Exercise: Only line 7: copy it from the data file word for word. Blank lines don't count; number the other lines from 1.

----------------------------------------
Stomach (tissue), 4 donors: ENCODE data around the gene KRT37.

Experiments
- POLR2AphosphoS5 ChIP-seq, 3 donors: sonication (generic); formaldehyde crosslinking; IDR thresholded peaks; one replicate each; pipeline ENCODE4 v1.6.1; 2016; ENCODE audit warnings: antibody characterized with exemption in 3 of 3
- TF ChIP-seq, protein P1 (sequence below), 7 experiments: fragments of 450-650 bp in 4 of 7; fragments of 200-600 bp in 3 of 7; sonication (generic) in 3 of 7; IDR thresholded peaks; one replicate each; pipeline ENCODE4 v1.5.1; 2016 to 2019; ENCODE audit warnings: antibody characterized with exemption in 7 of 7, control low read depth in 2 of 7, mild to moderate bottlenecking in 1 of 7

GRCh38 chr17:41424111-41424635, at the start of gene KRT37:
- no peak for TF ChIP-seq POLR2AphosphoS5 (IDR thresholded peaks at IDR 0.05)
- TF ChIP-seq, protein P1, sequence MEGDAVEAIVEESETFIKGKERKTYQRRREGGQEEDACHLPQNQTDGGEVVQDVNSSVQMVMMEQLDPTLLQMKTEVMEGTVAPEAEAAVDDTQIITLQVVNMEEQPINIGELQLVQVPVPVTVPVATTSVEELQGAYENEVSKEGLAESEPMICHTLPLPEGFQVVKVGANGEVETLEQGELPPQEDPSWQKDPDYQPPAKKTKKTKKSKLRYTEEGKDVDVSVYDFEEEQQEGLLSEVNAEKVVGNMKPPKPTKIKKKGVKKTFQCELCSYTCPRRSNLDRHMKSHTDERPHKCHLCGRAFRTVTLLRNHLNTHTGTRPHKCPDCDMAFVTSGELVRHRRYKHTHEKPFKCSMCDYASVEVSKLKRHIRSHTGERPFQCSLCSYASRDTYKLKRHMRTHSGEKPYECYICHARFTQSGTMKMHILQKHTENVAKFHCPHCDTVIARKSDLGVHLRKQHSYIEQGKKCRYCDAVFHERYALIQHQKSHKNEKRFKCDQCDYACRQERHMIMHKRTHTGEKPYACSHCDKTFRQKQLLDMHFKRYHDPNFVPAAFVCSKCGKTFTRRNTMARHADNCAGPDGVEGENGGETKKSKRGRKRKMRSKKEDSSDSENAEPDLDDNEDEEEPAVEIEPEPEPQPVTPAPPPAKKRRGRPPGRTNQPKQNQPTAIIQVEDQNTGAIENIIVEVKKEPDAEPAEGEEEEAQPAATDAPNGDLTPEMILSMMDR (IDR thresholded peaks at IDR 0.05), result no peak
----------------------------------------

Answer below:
- TF ChIP-seq, protein P1, sequence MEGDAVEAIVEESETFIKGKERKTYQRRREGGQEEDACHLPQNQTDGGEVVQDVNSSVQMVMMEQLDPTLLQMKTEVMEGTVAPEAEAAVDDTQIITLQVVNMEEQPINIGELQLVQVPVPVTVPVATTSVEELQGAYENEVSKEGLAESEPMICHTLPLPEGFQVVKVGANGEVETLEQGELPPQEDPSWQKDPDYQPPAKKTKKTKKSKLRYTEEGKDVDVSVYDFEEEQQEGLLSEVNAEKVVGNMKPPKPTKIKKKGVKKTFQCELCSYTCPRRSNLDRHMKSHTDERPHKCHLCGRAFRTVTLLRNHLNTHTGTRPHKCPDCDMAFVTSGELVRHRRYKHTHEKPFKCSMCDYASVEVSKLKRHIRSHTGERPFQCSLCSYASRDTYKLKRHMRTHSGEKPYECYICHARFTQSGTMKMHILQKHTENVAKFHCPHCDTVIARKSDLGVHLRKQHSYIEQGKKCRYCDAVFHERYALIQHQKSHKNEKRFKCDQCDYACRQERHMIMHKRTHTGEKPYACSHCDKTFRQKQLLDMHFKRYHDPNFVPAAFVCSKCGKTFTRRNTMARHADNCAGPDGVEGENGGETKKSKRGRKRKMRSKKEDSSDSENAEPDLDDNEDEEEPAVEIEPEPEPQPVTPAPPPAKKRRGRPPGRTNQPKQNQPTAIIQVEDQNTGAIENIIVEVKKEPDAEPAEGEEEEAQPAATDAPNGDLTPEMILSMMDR (IDR thresholded peaks at IDR 0.05), result no peak